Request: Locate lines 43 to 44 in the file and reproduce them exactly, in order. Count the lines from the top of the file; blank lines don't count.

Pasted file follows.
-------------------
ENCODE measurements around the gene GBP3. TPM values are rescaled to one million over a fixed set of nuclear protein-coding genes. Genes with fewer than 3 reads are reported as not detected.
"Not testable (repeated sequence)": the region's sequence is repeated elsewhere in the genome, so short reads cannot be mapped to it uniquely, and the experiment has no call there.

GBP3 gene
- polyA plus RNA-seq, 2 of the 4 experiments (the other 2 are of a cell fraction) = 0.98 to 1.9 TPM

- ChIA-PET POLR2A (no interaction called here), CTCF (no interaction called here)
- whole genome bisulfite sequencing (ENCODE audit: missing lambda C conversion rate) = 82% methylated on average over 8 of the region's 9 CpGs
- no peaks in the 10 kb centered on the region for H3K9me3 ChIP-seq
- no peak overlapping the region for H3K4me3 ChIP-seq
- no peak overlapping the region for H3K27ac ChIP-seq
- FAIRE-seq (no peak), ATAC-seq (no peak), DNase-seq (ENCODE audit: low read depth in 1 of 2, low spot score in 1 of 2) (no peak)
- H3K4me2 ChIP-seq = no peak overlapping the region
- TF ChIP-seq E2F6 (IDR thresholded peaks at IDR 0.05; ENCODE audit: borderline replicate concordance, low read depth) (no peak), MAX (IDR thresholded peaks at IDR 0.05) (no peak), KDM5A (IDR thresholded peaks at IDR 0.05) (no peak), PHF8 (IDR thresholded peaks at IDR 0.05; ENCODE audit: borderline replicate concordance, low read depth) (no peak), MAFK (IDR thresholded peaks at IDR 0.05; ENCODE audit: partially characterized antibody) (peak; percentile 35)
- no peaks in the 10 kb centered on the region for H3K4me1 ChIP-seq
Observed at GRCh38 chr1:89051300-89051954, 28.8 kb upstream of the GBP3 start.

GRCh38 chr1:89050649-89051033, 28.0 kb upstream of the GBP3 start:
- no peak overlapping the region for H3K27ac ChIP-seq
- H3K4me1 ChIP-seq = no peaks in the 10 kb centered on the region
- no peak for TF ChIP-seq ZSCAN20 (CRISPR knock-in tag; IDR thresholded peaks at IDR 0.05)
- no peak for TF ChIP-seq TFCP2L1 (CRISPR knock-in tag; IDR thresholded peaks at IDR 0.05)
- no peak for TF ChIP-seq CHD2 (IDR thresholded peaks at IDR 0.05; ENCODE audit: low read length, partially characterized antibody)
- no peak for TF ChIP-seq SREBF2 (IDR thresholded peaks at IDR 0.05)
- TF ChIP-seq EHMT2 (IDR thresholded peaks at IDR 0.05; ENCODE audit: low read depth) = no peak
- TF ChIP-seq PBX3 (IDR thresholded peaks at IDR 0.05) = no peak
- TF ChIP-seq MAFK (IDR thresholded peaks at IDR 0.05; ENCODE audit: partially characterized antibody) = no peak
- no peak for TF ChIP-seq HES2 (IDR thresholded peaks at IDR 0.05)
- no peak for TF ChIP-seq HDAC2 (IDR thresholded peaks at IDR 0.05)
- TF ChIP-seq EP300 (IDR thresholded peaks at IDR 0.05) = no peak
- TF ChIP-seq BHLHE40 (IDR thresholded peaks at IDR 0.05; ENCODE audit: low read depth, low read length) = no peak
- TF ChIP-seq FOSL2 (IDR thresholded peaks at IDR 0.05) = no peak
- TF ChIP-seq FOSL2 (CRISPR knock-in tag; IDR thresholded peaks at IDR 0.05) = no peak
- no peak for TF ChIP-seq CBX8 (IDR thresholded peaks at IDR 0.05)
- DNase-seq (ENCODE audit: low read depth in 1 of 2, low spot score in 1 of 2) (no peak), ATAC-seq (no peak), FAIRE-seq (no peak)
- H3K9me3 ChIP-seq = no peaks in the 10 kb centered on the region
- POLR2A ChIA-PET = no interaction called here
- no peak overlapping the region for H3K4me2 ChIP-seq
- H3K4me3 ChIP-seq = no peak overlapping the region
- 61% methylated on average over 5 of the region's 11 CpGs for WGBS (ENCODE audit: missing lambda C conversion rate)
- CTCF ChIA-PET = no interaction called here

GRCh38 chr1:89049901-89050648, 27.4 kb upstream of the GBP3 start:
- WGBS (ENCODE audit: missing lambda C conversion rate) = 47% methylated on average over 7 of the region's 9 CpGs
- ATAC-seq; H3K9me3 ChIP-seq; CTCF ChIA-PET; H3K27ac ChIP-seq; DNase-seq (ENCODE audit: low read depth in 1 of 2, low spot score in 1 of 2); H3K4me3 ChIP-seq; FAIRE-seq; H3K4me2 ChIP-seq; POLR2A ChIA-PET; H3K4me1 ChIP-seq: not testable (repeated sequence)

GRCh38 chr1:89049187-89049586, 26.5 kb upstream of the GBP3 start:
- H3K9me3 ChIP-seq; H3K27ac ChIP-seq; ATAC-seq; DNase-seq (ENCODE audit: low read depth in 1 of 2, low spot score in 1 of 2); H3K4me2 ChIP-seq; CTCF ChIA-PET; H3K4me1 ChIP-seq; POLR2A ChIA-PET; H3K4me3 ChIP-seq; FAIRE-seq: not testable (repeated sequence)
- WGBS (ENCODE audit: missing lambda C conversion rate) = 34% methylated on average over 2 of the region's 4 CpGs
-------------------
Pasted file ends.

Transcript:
- H3K9me3 ChIP-seq; H3K27ac ChIP-seq; ATAC-seq; DNase-seq (ENCODE audit: low read depth in 1 of 2, low spot score in 1 of 2); H3K4me2 ChIP-seq; CTCF ChIA-PET; H3K4me1 ChIP-seq; POLR2A ChIA-PET; H3K4me3 ChIP-seq; FAIRE-seq: not testable (repeated sequence)
- WGBS (ENCODE audit: missing lambda C conversion rate) = 34% methylated on average over 2 of the region's 4 CpGs